Review of Teak Lord
by Gregory Williams
Posted at reedsy.com/discovery and goodreads.com
Set in the latter part of the 19th century in what is now northern Thailand, this period story of historical fiction is a masterful account of a time and place when smaller kingdoms, including Lanna and Siam (later to become Thailand) negotiated over the trades of teak and opium, along with the British Empire. Before reading this book, I had very little knowledge of this, other than being aware of the Chinese/British opium wars around this same period.
The author, who has himself lived in Chiang Mai, the largest city in northern Thailand, for 30 years. His incredibly meticulous research captures not only the area, but also the period, which is no easy task. As the reader, we gain awareness of this time and place through the main character, Dr. Marion Cheek, a medical missionary, who is brought there with the intent of promoting conversions to Christianity, but who loses interest and instead finds himself in the middle of the teak wood trade. Of note, Dr. Cheek is based on a real historical character.
In addition to Dr. Cheek, the author brings in significant number of historically accurate characters, such as Chao Inthanon and King Chulalongkorn of Siam. In the course of the story, you’re enveloped into a clearly chronologically and historically authentic tale in the middle of a time chronicled by Rudyard Kipling, and a place chronicled by Rodgers and Hammerstein in The King and I.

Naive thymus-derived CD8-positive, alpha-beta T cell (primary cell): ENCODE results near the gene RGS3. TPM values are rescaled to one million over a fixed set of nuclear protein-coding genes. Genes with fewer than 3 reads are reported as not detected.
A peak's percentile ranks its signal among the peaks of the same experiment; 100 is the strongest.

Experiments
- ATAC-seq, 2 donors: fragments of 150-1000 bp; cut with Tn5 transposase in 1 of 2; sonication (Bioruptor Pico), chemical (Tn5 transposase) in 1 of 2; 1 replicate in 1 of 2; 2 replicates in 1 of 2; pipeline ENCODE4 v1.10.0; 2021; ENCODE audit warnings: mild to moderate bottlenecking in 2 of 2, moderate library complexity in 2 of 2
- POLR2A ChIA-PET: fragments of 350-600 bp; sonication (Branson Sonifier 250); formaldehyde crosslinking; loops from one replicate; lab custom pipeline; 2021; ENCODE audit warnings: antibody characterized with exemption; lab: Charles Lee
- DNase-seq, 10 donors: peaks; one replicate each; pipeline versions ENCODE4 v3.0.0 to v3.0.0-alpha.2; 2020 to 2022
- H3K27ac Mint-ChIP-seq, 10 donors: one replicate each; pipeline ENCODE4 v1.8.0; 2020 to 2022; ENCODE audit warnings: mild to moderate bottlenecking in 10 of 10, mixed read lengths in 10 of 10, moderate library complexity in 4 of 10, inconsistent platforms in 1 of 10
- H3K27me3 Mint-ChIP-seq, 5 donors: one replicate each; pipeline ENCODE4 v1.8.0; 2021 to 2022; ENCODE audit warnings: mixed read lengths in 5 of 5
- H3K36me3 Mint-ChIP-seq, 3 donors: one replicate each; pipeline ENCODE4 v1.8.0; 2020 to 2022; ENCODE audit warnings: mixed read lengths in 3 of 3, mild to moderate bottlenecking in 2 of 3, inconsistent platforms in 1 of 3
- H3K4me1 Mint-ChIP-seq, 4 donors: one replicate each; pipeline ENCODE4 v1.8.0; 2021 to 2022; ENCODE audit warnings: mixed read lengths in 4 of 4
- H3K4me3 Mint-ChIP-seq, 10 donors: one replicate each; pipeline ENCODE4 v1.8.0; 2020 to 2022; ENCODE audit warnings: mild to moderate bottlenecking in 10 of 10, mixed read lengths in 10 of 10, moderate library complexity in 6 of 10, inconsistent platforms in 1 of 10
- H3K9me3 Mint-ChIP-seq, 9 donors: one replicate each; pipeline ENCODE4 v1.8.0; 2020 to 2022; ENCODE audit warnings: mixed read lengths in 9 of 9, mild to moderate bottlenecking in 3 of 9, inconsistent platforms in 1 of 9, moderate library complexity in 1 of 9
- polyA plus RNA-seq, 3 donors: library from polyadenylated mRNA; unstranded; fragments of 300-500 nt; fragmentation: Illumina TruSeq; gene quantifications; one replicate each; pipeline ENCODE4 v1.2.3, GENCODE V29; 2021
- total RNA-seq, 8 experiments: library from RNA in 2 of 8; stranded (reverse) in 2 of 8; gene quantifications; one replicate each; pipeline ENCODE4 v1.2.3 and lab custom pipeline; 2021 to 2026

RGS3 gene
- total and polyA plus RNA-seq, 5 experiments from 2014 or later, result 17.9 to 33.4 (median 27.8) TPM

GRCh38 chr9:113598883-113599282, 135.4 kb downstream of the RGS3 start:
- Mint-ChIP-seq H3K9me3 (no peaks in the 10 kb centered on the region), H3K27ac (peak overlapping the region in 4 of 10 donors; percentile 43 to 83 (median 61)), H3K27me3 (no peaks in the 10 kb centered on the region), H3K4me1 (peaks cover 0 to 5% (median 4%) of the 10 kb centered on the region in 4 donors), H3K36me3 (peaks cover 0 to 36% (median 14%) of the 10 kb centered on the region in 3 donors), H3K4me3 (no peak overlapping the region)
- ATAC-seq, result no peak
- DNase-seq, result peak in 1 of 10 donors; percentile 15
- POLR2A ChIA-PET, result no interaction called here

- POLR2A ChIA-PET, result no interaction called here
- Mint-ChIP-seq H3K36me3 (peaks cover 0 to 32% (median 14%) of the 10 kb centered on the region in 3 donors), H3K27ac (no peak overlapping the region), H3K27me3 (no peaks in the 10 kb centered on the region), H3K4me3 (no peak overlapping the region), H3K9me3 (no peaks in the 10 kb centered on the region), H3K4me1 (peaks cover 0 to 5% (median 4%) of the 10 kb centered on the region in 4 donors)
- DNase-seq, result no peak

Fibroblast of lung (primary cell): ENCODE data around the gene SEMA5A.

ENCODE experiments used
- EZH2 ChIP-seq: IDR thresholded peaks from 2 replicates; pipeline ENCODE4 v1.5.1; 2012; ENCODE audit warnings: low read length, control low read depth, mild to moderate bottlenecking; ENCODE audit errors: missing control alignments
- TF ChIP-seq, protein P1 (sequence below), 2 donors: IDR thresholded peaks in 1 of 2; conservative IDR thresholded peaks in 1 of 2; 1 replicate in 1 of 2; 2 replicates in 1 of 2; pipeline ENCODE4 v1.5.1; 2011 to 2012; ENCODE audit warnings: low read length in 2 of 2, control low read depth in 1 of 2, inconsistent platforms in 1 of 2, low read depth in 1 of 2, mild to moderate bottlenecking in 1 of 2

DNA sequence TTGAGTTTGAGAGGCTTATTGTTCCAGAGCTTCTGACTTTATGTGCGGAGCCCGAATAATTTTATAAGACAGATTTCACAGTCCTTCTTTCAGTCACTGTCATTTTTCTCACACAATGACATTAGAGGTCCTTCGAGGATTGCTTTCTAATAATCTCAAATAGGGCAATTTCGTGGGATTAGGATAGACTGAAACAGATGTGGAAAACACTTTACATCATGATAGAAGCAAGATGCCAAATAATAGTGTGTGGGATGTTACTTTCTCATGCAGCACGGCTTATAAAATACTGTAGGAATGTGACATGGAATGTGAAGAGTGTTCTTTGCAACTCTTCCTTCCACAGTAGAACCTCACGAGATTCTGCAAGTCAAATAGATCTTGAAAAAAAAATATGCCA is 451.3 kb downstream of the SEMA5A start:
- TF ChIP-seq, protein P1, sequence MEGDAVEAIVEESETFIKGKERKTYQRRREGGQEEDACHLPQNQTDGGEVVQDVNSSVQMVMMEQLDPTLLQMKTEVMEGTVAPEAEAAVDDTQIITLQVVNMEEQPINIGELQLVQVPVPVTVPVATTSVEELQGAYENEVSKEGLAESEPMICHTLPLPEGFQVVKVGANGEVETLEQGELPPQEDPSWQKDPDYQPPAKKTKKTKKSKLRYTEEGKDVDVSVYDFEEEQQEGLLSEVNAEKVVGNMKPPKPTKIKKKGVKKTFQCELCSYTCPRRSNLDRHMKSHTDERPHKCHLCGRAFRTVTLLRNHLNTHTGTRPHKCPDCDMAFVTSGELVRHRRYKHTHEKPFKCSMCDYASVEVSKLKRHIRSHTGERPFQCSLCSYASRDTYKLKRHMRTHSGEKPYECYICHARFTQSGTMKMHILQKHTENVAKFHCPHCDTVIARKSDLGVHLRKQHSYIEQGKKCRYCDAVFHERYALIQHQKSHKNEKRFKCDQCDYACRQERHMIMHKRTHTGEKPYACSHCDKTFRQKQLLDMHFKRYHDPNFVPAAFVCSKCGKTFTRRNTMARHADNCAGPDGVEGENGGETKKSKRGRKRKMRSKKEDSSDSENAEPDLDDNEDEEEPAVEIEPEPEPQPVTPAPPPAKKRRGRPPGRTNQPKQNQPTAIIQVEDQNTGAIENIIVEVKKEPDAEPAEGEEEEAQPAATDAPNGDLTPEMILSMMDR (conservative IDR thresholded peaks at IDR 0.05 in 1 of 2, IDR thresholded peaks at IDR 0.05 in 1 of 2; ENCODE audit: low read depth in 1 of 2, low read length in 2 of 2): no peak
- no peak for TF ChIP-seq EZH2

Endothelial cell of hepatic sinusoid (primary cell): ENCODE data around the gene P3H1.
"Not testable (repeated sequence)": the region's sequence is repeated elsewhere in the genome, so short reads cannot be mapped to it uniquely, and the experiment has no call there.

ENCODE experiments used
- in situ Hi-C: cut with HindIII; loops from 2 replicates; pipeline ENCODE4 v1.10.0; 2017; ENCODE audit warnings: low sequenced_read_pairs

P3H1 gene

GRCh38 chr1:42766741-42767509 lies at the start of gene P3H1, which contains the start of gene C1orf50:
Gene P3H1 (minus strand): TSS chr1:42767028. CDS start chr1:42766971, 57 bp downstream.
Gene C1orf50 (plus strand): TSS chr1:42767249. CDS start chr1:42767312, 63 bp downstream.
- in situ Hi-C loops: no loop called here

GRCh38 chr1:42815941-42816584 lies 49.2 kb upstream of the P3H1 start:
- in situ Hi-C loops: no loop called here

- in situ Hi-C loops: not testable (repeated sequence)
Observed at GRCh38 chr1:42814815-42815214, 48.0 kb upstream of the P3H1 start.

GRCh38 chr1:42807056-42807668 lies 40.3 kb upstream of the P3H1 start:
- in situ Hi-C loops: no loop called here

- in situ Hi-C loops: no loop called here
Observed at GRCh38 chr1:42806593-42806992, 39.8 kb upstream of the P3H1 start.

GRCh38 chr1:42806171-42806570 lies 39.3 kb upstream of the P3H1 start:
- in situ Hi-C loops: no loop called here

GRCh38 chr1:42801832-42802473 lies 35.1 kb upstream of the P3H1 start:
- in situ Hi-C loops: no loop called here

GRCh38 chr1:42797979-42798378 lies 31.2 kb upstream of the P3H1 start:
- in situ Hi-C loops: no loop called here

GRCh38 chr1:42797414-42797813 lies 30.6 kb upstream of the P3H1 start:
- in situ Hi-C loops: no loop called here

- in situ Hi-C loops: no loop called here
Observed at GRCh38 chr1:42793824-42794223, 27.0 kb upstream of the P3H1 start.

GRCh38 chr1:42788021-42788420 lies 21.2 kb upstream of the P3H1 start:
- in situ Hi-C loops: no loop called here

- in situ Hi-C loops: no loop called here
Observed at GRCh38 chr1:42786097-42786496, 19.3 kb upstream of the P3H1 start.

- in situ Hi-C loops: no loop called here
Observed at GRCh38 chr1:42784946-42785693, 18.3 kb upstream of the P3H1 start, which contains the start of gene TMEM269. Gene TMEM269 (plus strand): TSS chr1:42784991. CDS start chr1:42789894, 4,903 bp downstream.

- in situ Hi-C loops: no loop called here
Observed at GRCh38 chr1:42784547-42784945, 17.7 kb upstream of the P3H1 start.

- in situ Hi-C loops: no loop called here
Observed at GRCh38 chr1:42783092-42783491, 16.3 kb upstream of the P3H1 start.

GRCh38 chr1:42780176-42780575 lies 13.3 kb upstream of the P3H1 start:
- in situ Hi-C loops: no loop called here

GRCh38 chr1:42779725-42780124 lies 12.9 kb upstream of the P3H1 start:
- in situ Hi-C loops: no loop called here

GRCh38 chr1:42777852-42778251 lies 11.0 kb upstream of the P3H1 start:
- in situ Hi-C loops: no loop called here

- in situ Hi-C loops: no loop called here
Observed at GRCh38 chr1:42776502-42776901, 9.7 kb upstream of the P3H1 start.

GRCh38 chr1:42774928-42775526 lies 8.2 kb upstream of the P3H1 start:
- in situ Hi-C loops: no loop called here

Several mighty and intelligent elephants also play a whimsical part of the storyline. For example, “It looks like someone has finished off their rice whisky, but no one will admit the blame,” responded Cheek. Just then, a loud rustling preceded the arrival of Look Bah in the clearing. The young elephant staggered from side to side, then after slumping in an ungainly manner on to one knee, she keeled over on to her side and promptly fell asleep. The men looked wide-eyed at each other, then burst out laughing together, realising that the culprit had just revealed herself."
In the process, we also learn much about the culture of Chiang Mai, Lanna and Siam, and about the teak and opium trades at that time. The personality and friendship of Cheek and Chao Inthanon feels playful and consistent with the historical record. One example is a cute scene when Cheek finishes building a bridge but the cautious Chao is afraid to cross it after his ceremonial cutting of the ribbon. Only after Cheek goes across it with three elephants does the ruler go across himself.
Overall, a wonderful read, which I highly recommend.